leavenworth–all inclusive escape

“When are we going to Leavenworth again?” my son bellows out of the blue. “Uh, it’s only about five months away,” I reply. That’s how much he looks forward to our three-day getaway–it has all the right elements to make a kid count down the days until the next trip.

When I was in my young 20s, I made a random stop in Leavenworth while traveling along Highway 2. I was a little perplexed at all the hoopla. It seemed a bit contrived and I was surprised with the number of people who flocked to this little mountain village all done up like Bavaria.

But now–traveling with a family–I enjoy the town a lot more. In fact, I love it. Visiting Leavenworth is like going to an all inclusive resort. It’s a relaxing vacation spot and there’s no reason to get in your car until it’s time to leave.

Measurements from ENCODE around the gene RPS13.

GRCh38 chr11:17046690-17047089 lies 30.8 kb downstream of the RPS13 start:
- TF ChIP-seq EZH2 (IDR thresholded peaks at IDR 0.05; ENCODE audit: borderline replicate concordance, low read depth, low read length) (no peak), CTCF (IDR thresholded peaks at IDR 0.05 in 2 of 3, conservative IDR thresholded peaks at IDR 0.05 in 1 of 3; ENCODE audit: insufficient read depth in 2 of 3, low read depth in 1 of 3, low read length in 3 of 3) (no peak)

I’ve also come to appreciate the conscious decision by residents years ago to turn their city around after their economy went in the dumps. Like many of Washington’s small towns, this place was devastated when the railroad pulled out of Leavenworth. This closed the local sawmill and jobs disappeared. Tourism offered a way for the community to emerge from economic doldrums.

Salmonberries’ recommendations: We stay at the Enzian Inn. It’s a great European-style hotel (think feather duvets, piano music in the lobby nightly) with certain fairy tale elements (like mountain goats, the owner’s morning ritual of playing the alp horn in his lederhosen), and activities (pools, 18-hole putting range, ping-pong, racquetball and more).

I’m sure there’re better deals in town, but there are amenities here that #1 equal real value and #2 are nice-to-haves because you’re there to relax. The real value is in the huge and fresh breakfast served daily. Be it sweet baked goods, made to order omelets, or the numerous other options–this breakfast makes the hotel a better overall value. The other added benefits are proximity to downtown and access to free activities like golf in summer or cross country skis in winter. These and other recreation amenities equal less money spent on entertainment.

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